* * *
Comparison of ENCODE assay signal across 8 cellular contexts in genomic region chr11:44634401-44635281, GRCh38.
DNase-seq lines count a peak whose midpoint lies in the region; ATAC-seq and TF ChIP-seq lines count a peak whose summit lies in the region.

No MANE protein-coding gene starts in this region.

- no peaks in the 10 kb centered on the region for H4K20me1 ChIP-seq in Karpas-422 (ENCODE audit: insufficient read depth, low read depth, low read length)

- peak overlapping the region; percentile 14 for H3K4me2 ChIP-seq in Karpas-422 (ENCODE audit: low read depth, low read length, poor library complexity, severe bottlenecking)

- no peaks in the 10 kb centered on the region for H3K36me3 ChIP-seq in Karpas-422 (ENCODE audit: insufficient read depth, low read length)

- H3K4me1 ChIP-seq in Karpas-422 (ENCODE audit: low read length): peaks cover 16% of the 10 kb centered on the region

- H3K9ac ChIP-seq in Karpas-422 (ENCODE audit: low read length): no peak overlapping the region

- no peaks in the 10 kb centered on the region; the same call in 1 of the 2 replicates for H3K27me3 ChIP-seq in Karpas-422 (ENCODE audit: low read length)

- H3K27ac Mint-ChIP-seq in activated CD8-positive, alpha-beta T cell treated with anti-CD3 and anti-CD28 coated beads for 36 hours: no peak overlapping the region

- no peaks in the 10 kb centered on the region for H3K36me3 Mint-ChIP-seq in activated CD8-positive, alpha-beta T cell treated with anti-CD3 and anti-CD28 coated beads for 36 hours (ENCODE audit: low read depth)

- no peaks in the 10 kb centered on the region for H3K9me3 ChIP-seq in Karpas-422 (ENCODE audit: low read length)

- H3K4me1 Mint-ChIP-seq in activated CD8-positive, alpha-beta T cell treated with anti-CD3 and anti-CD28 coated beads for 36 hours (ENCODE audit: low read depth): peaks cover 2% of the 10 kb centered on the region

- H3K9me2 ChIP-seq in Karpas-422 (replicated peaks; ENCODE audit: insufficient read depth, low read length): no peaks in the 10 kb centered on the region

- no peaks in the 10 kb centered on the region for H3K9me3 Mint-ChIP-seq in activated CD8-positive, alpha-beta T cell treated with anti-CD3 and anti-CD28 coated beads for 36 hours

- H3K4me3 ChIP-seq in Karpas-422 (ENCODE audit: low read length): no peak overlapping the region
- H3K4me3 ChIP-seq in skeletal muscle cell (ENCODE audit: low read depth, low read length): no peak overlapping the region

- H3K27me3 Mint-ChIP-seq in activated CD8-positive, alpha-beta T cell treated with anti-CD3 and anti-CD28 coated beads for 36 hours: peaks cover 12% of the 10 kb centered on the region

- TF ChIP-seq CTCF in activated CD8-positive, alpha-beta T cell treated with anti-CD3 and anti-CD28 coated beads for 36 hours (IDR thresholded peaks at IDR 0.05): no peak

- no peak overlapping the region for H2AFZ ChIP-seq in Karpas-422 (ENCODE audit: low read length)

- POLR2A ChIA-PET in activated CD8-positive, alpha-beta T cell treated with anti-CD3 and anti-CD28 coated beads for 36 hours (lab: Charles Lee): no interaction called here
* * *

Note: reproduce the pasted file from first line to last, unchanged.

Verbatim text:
Comparison of ENCODE assay signal across 8 cellular contexts in genomic region chr11:44634401-44635281, GRCh38.
DNase-seq lines count a peak whose midpoint lies in the region; ATAC-seq and TF ChIP-seq lines count a peak whose summit lies in the region.

No MANE protein-coding gene starts in this region.

- no peaks in the 10 kb centered on the region for H4K20me1 ChIP-seq in Karpas-422 (ENCODE audit: insufficient read depth, low read depth, low read length)

- peak overlapping the region; percentile 14 for H3K4me2 ChIP-seq in Karpas-422 (ENCODE audit: low read depth, low read length, poor library complexity, severe bottlenecking)

- no peaks in the 10 kb centered on the region for H3K36me3 ChIP-seq in Karpas-422 (ENCODE audit: insufficient read depth, low read length)

- H3K4me1 ChIP-seq in Karpas-422 (ENCODE audit: low read length): peaks cover 16% of the 10 kb centered on the region

- H3K9ac ChIP-seq in Karpas-422 (ENCODE audit: low read length): no peak overlapping the region

- no peaks in the 10 kb centered on the region; the same call in 1 of the 2 replicates for H3K27me3 ChIP-seq in Karpas-422 (ENCODE audit: low read length)

- H3K27ac Mint-ChIP-seq in activated CD8-positive, alpha-beta T cell treated with anti-CD3 and anti-CD28 coated beads for 36 hours: no peak overlapping the region

- no peaks in the 10 kb centered on the region for H3K36me3 Mint-ChIP-seq in activated CD8-positive, alpha-beta T cell treated with anti-CD3 and anti-CD28 coated beads for 36 hours (ENCODE audit: low read depth)

- no peaks in the 10 kb centered on the region for H3K9me3 ChIP-seq in Karpas-422 (ENCODE audit: low read length)

- H3K4me1 Mint-ChIP-seq in activated CD8-positive, alpha-beta T cell treated with anti-CD3 and anti-CD28 coated beads for 36 hours (ENCODE audit: low read depth): peaks cover 2% of the 10 kb centered on the region

- H3K9me2 ChIP-seq in Karpas-422 (replicated peaks; ENCODE audit: insufficient read depth, low read length): no peaks in the 10 kb centered on the region

- no peaks in the 10 kb centered on the region for H3K9me3 Mint-ChIP-seq in activated CD8-positive, alpha-beta T cell treated with anti-CD3 and anti-CD28 coated beads for 36 hours

- H3K4me3 ChIP-seq in Karpas-422 (ENCODE audit: low read length): no peak overlapping the region
- H3K4me3 ChIP-seq in skeletal muscle cell (ENCODE audit: low read depth, low read length): no peak overlapping the region

- H3K27me3 Mint-ChIP-seq in activated CD8-positive, alpha-beta T cell treated with anti-CD3 and anti-CD28 coated beads for 36 hours: peaks cover 12% of the 10 kb centered on the region

- TF ChIP-seq CTCF in activated CD8-positive, alpha-beta T cell treated with anti-CD3 and anti-CD28 coated beads for 36 hours (IDR thresholded peaks at IDR 0.05): no peak

- no peak overlapping the region for H2AFZ ChIP-seq in Karpas-422 (ENCODE audit: low read length)

- POLR2A ChIA-PET in activated CD8-positive, alpha-beta T cell treated with anti-CD3 and anti-CD28 coated beads for 36 hours (lab: Charles Lee): no interaction called here